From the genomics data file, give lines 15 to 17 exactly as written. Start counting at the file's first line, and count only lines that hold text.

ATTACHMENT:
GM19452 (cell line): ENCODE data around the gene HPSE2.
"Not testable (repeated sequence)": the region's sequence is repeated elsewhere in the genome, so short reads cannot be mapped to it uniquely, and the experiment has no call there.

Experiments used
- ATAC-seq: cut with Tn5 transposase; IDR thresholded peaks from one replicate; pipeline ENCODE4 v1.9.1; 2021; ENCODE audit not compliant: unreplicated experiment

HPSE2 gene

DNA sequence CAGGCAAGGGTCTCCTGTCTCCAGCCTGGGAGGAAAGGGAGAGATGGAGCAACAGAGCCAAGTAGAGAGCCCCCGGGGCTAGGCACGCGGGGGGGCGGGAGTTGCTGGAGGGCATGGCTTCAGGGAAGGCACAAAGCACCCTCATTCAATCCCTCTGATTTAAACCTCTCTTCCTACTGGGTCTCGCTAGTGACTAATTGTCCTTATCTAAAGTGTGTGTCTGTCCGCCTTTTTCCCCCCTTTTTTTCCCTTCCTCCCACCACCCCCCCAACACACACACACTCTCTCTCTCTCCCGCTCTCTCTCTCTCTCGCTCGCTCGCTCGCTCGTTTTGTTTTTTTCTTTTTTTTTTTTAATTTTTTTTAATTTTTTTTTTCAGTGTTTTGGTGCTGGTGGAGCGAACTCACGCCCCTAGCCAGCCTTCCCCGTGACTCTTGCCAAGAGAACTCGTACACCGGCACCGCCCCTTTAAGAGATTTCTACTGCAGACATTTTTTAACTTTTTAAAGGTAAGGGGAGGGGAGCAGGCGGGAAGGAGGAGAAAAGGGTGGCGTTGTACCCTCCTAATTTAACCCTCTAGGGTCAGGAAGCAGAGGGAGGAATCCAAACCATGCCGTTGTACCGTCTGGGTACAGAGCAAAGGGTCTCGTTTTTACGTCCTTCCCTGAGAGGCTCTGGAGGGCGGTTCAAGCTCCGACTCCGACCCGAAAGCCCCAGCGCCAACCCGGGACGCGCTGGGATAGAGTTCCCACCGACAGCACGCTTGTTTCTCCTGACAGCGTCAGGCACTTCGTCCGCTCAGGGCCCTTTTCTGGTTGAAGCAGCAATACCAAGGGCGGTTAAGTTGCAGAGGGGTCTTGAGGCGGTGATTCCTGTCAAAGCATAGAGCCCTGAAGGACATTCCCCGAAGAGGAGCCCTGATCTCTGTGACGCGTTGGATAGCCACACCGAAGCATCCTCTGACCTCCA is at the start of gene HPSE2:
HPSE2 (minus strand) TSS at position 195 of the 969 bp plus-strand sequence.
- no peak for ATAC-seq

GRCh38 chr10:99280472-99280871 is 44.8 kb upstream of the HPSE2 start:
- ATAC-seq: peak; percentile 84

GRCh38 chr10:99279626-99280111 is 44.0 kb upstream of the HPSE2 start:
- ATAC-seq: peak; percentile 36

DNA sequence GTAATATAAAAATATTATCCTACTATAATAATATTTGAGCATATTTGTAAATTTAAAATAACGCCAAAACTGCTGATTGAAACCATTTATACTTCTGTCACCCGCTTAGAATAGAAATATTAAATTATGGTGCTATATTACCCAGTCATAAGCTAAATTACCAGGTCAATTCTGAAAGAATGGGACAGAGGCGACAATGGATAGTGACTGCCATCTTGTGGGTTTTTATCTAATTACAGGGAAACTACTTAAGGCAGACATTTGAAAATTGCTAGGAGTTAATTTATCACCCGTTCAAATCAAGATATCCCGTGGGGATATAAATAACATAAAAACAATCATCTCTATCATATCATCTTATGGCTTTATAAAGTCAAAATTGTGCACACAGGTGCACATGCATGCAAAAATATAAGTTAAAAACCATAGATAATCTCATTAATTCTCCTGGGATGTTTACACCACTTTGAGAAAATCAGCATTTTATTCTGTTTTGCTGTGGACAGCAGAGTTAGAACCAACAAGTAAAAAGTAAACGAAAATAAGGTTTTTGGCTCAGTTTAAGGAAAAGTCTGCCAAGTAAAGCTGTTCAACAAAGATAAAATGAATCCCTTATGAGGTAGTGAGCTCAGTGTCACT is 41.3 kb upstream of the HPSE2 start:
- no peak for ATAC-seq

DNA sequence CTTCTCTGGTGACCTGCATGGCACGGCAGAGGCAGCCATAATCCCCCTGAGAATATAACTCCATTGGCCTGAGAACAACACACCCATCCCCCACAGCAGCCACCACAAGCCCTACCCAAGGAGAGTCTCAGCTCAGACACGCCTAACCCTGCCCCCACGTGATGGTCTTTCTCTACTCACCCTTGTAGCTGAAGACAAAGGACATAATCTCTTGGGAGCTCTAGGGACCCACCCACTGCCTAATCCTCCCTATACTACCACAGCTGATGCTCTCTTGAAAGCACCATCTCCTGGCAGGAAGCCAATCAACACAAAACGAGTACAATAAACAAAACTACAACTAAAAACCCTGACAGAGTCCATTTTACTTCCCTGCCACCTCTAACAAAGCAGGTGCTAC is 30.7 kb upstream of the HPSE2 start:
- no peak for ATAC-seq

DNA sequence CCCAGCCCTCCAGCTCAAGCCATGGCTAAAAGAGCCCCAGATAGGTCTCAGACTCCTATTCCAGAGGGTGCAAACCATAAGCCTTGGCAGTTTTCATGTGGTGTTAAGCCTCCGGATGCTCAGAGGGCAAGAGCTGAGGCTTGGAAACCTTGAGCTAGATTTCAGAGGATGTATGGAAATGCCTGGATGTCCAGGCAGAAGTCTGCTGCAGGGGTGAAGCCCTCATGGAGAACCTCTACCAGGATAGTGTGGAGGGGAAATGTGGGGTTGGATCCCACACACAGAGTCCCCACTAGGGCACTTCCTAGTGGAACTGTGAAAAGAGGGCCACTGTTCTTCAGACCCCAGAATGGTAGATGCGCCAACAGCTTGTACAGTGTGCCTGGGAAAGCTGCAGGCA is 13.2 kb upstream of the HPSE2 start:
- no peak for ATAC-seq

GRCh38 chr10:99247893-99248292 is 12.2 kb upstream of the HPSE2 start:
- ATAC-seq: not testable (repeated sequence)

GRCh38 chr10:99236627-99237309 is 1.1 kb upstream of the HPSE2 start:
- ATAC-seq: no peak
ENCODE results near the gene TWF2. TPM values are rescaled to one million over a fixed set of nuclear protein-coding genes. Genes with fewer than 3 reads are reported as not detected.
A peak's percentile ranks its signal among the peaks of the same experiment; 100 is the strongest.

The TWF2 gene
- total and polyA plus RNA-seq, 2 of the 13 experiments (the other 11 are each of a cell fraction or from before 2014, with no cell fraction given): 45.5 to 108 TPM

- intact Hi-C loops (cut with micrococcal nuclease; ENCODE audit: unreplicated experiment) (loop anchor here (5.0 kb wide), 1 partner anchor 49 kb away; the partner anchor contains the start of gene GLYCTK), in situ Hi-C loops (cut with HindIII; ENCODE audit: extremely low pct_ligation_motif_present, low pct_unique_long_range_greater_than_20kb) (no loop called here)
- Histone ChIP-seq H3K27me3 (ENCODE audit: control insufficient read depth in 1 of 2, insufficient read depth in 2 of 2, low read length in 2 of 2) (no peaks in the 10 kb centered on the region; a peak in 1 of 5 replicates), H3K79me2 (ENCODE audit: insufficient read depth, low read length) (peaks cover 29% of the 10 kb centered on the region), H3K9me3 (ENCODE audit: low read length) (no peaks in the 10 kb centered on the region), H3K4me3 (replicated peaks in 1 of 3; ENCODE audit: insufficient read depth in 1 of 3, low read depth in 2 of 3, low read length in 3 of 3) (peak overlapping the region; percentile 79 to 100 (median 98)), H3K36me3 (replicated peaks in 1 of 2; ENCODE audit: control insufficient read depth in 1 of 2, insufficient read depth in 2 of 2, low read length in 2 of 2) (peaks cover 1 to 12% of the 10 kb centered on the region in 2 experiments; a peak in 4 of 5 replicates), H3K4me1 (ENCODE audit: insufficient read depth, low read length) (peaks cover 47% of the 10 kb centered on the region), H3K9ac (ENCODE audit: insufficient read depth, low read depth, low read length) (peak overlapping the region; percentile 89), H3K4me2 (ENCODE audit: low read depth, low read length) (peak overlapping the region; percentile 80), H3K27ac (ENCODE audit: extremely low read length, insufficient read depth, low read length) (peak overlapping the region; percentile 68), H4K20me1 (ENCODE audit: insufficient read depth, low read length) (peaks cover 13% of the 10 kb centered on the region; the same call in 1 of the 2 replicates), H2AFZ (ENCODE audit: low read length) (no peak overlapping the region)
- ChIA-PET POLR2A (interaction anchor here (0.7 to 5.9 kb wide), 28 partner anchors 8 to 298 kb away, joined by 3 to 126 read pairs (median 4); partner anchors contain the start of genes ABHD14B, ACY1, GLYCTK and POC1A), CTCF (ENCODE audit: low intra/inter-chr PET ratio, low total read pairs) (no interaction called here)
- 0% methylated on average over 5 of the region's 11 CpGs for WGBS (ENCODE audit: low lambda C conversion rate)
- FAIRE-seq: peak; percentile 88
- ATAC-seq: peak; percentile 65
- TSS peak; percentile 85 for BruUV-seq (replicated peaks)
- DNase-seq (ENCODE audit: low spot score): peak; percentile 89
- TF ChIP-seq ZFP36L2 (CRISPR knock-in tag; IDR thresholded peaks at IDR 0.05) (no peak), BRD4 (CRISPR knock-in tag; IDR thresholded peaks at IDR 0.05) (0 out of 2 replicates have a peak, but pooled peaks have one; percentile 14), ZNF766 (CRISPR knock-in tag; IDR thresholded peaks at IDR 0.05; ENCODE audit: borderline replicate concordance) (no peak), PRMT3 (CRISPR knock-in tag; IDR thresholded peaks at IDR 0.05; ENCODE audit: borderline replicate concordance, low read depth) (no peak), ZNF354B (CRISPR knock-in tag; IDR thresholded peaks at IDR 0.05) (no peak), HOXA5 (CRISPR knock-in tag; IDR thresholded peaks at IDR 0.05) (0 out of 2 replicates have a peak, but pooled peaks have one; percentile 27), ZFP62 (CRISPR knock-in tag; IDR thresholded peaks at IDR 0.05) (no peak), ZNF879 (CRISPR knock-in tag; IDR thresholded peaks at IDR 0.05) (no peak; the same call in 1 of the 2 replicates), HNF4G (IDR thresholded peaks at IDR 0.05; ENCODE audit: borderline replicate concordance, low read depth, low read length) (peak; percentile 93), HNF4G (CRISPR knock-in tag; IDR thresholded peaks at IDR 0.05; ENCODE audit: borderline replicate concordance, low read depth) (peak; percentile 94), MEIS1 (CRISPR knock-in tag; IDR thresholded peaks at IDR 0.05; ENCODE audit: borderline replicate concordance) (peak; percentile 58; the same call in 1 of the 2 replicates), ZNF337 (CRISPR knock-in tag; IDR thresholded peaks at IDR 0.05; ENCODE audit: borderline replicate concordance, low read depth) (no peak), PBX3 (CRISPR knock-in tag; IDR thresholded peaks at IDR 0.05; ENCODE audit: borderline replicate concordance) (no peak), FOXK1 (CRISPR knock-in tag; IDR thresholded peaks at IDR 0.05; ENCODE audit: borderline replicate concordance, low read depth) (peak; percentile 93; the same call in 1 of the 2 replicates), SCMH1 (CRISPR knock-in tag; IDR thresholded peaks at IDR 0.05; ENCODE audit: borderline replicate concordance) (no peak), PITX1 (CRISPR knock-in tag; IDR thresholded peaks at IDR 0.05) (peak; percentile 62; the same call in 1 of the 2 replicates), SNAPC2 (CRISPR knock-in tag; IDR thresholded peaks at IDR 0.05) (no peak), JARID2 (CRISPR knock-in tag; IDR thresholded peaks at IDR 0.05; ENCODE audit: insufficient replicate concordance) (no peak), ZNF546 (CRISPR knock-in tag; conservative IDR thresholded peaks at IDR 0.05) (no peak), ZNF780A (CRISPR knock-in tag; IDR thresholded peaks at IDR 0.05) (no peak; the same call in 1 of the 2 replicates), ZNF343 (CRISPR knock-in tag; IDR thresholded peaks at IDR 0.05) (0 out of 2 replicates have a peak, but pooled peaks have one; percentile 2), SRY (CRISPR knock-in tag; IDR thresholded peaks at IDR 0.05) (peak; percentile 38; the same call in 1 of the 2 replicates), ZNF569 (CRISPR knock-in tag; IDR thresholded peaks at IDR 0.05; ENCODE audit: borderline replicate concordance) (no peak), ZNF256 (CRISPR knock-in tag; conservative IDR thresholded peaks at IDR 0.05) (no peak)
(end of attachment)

DNA sequence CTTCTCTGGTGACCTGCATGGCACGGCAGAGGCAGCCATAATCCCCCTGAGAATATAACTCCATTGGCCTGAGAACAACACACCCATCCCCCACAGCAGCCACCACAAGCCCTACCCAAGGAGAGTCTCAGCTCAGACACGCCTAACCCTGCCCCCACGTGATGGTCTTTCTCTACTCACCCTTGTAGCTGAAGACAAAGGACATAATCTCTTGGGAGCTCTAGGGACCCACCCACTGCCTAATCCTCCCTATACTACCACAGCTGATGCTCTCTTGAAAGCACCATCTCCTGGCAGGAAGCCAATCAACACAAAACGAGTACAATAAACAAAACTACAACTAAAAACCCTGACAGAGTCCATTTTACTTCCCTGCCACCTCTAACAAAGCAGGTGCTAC is 30.7 kb upstream of the HPSE2 start:
- no peak for ATAC-seq

DNA sequence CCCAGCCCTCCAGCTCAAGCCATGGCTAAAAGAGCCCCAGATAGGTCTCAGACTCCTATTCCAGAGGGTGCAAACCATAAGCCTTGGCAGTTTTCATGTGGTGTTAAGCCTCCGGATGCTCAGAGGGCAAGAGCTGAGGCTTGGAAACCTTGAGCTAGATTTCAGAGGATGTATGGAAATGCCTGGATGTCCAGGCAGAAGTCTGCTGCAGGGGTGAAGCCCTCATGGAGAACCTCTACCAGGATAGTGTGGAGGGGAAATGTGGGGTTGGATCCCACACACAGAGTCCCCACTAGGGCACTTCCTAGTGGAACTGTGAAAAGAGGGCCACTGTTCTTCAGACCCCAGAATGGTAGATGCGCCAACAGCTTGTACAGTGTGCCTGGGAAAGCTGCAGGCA is 13.2 kb upstream of the HPSE2 start: